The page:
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Explaining transgression in respiratory rate observation methods in the emergency department: A classic grounded theory analysis
journal contributionposted on 2018-03-28, 00:00 authored by Tracy FlenadyTracy Flenady, Trudy DwyerTrudy Dwyer, J Applegarth
© 2017 Elsevier Ltd Background Abnormal respiratory rates are one of the first indicators of clinical deterioration in emergency department(ED) patients. Despite the importance of respiratory rate observations, this vital sign is often inaccurately recorded on ED observation charts, compromising patient safety. Concurrently, there is a paucity of research reporting why this phenomenon occurs. Objective To develop a substantive theory explaining ED registered nurses' reasoning when they miss or misreport respiratory rate observations. Design This research project employed a classic grounded theory analysis of qualitative data. Participants: Seventy-nine registered nurses currently working in EDs within Australia. Data collected included detailed responses from individual interviews and open-ended responses from an online questionnaire. Methods Classic grounded theory (CGT) research methods were utilised, therefore coding was central to the abstraction of data and its reintegration as theory. Constant comparison synonymous with CGT methods were employed to code data. This approach facilitated the identification of the main concern of the participants and aided in the generation of theory explaining how the participants processed this issue. Results The main concern identified is that ED registered nurses do not believe that collecting an accurate respiratory rate for ALL patients at EVERY round of observations is a requirement, and yet organizational requirements often dictate that a value for the respiratory rate be included each time vital signs are collected. The theory ‘Rationalising Transgression’, explains how participants continually resolve this problem. The study found that despite feeling professionally conflicted, nurses often erroneously record respiratory rate observations, and then rationalise this behaviour by employing strategies that adjust the significance of the organisational requirement. These strategies include; Compensating, when nurses believe they are compensating for errant behaviour by enhancing the patient's outcome; Minimalizing, when nurses believe that the patient's outcome would be no different if they recorded an accurate respiratory rate or not and; Trivialising, a strategy that sanctions negligent behaviour and occurs when nurses ‘cut corners’ to get the job done. Nurses’ use these strategies to titrate the level ofemotional discomfort associated with erroneous behaviour, thereby rationalising transgression Conclusion This research reveals that despite continuing education regarding gold standard guidelines for respiratory rate collection, suboptimal practice continues. Ideally, to combat this transgression, a culture shift must occur regarding nurses' understanding of acceptable practice methods. Nurses must receive education in a way that permeates their understanding of the relationship between the regular collection of accurate respiratory rate observations and optimal patient outcomes.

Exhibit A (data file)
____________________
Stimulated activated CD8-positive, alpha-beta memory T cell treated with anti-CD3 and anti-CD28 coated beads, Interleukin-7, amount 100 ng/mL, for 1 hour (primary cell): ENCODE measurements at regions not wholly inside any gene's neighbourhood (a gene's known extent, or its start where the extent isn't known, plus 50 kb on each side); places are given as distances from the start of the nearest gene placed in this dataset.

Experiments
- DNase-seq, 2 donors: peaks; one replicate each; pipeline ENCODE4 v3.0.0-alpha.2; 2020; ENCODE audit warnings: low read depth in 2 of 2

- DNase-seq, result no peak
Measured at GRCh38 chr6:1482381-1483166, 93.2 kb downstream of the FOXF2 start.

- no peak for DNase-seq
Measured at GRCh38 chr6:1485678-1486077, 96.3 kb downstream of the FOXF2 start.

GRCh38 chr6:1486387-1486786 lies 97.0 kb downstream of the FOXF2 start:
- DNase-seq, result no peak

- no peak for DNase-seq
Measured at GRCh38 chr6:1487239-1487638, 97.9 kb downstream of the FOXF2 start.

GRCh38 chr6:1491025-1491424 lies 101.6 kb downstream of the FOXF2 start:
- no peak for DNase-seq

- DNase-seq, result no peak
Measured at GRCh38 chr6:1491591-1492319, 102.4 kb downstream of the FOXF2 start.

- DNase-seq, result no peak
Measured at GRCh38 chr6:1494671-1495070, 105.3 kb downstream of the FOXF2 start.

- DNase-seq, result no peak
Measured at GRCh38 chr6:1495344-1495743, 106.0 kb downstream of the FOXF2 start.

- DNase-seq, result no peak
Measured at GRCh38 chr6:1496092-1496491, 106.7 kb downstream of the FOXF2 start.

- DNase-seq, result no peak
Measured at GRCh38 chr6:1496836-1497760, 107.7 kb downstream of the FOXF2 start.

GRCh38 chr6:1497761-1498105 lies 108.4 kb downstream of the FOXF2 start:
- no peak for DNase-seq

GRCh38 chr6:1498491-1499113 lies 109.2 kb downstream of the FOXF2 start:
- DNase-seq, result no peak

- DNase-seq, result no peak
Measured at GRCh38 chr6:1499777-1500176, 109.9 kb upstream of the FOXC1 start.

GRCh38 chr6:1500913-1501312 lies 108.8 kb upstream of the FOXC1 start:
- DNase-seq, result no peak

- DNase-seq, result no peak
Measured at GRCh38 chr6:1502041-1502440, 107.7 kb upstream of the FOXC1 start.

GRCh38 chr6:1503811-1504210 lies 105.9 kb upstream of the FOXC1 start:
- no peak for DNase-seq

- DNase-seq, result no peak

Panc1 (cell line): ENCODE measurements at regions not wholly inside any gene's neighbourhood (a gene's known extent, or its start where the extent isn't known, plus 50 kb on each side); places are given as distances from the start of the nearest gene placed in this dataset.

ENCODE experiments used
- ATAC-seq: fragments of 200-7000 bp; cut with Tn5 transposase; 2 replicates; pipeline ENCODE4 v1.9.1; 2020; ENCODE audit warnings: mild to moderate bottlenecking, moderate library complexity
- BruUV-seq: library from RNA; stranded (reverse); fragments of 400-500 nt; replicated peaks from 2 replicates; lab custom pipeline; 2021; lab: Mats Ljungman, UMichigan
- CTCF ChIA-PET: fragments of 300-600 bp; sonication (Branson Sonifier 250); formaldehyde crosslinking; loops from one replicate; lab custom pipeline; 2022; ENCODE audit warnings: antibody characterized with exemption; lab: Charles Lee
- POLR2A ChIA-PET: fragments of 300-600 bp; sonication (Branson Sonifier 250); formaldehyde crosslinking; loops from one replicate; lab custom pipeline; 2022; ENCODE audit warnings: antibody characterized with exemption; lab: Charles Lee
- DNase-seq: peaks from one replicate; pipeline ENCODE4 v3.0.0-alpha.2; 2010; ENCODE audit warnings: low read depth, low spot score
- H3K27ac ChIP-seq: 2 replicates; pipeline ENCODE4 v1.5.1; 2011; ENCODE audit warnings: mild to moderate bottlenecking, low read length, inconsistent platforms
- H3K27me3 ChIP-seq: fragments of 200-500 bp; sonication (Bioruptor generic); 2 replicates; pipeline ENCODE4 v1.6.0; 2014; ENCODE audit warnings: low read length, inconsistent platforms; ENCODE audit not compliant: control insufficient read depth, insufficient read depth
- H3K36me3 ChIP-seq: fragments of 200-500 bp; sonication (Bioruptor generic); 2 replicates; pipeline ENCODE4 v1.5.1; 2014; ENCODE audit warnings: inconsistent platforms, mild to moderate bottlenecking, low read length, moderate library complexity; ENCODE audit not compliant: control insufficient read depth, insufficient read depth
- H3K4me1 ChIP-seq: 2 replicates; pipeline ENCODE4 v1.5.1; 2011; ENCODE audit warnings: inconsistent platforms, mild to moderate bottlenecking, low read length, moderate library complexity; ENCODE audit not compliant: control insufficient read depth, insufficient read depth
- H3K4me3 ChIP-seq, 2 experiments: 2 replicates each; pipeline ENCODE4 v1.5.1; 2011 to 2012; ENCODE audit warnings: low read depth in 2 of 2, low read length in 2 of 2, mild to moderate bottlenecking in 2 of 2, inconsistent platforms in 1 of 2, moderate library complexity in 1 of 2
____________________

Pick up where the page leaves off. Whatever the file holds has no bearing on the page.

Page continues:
Number of Pages9
JournalInternational Journal of Nursing Studies